Light Box Use for Phototherapy to Treat Circadian Disorders and SAD

If you have been advised to use a light box for phototherapy to treat your circadian rhythm sleep disorder or seasonal affective disorder (SAD), you may wonder how to use one effectively. How can light improve insomnia and morning sleepiness experienced by night owls or winter depression in northern latitudes? Learn about the proper use of a light box, what timing and intensity of therapy is most effective, and alternatives to consider such as exposure to natural morning sunlight.

A man uses a light box to treat his seasonal affective disorder
Christopher Furlong / Getty Images

Proper Light Box Use for Phototherapy

There are a number of options available for light boxes and selecting the right one may take some research. There are even light therapy glasses available. It is important to select a light box that provides at least 10,000 lux of light in the full spectrum. Blue light seems to be most important for shifting the patterns of sleep, and some devices focus on this wavelength. If the light is delivered directly into the eyes, a lower intensity may be adequate.

During phototherapy treatment with a light box, your eyes should remain open. It is best if the light is incidental to your sight (meaning shining on your eyes from the side). The benefits occur at the periphery of our vision. This means instead of staring directly into the light box, set it off to the side and look toward something else. You may want to eat breakfast, brush your teeth, watch television, use your computer, or read while you are using the light.

If you experience a night owl tendency with delayed sleep phase syndrome, you will want to get this light exposure immediately upon awakening in the morning.

Light Exposure Can Be Varied Depending on the Condition

It is recommended that you start with one 10- to 15-minute session of light exposure per day upon awakening. Some come with a timer to help manage your sessions. This can gradually be increased to 30 to 45 minutes per day, depending on your response. Most people use the light box for 15 to 30 minutes daily upon awakening and typically see a response over several weeks.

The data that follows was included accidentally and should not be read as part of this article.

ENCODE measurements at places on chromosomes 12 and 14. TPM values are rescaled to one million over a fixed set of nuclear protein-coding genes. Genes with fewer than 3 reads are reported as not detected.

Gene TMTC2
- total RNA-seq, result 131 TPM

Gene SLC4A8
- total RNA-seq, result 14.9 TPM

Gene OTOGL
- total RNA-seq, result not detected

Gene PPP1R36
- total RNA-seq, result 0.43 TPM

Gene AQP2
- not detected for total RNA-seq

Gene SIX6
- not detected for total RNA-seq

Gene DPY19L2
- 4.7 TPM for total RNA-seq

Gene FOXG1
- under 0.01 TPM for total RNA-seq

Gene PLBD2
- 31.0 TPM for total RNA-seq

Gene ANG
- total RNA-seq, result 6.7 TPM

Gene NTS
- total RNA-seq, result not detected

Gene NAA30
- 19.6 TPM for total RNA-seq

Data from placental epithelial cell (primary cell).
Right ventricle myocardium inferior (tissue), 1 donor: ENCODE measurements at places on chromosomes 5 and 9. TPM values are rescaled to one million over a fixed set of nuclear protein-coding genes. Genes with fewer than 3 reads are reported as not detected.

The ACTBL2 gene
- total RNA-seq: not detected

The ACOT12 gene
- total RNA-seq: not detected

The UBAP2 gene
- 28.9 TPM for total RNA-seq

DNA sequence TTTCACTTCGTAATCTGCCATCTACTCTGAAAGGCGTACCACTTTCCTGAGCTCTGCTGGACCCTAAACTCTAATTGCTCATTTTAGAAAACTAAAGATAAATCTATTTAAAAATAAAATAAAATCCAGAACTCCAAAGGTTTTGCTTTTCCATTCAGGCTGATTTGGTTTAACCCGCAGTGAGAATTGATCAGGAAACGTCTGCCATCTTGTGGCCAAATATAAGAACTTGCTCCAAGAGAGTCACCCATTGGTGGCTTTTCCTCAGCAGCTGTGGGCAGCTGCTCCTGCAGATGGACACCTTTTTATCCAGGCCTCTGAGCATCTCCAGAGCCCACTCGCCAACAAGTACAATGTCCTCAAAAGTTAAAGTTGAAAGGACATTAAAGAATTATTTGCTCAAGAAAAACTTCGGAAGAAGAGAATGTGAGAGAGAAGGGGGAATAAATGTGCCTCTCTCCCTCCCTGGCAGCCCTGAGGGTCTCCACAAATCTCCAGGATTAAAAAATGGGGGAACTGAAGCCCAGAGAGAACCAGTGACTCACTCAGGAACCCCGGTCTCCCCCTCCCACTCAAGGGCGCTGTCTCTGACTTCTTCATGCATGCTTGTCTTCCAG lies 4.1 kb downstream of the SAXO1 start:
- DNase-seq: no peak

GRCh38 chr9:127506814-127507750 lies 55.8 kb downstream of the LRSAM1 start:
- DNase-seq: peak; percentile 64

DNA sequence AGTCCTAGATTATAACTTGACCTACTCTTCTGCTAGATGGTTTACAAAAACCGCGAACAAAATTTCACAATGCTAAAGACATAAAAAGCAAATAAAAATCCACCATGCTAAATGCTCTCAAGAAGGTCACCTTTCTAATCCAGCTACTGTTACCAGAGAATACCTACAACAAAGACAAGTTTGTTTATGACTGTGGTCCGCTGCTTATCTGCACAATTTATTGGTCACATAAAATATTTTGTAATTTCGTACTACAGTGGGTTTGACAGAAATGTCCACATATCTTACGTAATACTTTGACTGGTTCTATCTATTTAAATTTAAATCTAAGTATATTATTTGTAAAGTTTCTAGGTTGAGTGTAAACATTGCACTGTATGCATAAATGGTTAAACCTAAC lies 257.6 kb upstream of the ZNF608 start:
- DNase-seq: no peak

Alternatively, consider getting exposure to morning sunlight immediately upon awakening. It is best to get 15 to 30 minutes of light exposure right after waking. This is especially helpful if you can naturally do this by simply going outside, but this may be difficult in the winter months in certain northern locations.

Circadian Disorders

For those with a misaligned sleep schedule from a circadian rhythm disorder, the use of a light box may be helpful to shift your sleep to the desired time.

For example, if you are falling asleep too late and are sleeping in or excessively sleepy in the morning (a sign of delayed sleep phase syndrome), you should use the light box in the morning. This condition affects about 10% of people and often begins in teenagers.

If you are falling asleep too early and wake before you desire to (a sign of advanced sleep phase syndrome), it can alternatively be used in the evening.

If effective, these treatments will be lifelong, but they may only be needed seasonally.

Seasonal Affective Disorder

Seasonal affective disorder, or winter depression, will respond best to morning use of a "happy light." In the case of SAD, light box therapy should be continued until natural exposure to sunlight normalizes, sometime in the spring. If it is effective, individuals with SAD will require lifelong treatment restricted to the winter months.

Side Effects

Light therapy has very few side effects and is usually well-tolerated. If your symptoms are persistent, you may wish to increase the exposure to twice per day. It is typically recommended that you not exceed 90 minutes per day, however.

A Word From Verywell

If you have persistent problems, you may need further evaluation by your healthcare provider or a board-certified sleep physician and alternative treatments including the use of medications or therapy, so reach out to get the help that you need. If you are having suicidal thoughts, dial 988 to contact the 988 Suicide & Crisis Lifeline and connect with a trained counselor. If you or a loved one are in immediate danger, call 911.

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By Brandon Peters, MD
Brandon Peters, MD, is a board-certified neurologist and sleep medicine specialist.